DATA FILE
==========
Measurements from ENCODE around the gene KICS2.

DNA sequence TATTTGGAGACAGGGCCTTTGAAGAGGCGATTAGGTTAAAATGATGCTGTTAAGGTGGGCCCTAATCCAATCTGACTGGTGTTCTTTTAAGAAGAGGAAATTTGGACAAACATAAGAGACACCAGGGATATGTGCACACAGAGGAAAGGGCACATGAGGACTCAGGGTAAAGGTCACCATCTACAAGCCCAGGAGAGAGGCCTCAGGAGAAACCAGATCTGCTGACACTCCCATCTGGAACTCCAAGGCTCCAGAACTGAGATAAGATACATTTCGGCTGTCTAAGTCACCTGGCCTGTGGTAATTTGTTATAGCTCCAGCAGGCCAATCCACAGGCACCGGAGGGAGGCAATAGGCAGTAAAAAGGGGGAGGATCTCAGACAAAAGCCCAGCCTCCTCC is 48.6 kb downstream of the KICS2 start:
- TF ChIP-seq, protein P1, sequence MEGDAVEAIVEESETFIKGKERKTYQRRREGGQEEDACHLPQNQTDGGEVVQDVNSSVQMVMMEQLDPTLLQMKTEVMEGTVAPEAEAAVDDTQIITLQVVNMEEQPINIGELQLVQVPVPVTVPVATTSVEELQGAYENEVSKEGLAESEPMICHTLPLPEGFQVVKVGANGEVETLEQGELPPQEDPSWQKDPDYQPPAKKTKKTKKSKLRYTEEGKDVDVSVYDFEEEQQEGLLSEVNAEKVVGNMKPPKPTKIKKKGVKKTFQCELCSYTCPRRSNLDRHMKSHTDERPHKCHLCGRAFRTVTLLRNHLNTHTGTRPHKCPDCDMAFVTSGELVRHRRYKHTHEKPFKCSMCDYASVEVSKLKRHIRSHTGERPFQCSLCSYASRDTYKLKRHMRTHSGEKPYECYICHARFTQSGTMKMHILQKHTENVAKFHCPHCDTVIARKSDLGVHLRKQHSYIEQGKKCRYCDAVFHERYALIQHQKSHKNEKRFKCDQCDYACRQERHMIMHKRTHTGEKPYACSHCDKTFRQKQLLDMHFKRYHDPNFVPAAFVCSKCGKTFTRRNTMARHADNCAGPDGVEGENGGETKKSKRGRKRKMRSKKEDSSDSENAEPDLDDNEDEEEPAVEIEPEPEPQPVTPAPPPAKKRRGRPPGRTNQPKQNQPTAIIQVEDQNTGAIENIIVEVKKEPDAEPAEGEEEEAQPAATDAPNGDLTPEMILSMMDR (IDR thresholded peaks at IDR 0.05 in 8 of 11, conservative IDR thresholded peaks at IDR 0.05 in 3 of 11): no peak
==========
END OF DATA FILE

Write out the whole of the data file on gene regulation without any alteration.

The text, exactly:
Measurements from ENCODE around the gene KICS2.

DNA sequence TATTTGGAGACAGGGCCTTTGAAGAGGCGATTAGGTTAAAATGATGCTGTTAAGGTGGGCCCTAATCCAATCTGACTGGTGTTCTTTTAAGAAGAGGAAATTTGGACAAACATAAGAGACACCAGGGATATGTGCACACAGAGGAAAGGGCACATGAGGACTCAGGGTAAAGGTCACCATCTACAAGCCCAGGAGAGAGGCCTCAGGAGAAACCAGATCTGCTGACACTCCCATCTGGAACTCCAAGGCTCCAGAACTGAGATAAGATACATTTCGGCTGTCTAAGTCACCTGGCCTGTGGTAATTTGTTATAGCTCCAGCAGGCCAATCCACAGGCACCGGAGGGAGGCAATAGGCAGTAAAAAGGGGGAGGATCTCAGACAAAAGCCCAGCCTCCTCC is 48.6 kb downstream of the KICS2 start:
- TF ChIP-seq, protein P1, sequence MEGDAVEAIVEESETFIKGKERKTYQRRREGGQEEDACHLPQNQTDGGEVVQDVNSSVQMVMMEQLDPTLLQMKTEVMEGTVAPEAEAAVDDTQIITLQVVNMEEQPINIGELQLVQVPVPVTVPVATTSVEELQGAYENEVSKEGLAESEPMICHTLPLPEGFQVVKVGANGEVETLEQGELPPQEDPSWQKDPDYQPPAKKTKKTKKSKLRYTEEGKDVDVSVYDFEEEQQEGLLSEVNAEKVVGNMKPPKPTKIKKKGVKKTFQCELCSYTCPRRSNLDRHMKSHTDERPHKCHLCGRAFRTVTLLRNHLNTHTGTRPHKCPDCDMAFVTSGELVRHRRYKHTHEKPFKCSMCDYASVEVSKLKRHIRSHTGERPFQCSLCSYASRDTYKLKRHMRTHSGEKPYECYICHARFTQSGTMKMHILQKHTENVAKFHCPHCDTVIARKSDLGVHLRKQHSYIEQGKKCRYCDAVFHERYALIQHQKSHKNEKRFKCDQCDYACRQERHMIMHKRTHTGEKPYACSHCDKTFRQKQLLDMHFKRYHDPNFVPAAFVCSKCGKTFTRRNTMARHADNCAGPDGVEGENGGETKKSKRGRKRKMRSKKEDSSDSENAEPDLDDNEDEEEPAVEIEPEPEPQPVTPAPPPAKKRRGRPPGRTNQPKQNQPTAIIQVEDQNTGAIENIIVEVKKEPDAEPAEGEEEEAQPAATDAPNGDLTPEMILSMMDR (IDR thresholded peaks at IDR 0.05 in 8 of 11, conservative IDR thresholded peaks at IDR 0.05 in 3 of 11): no peak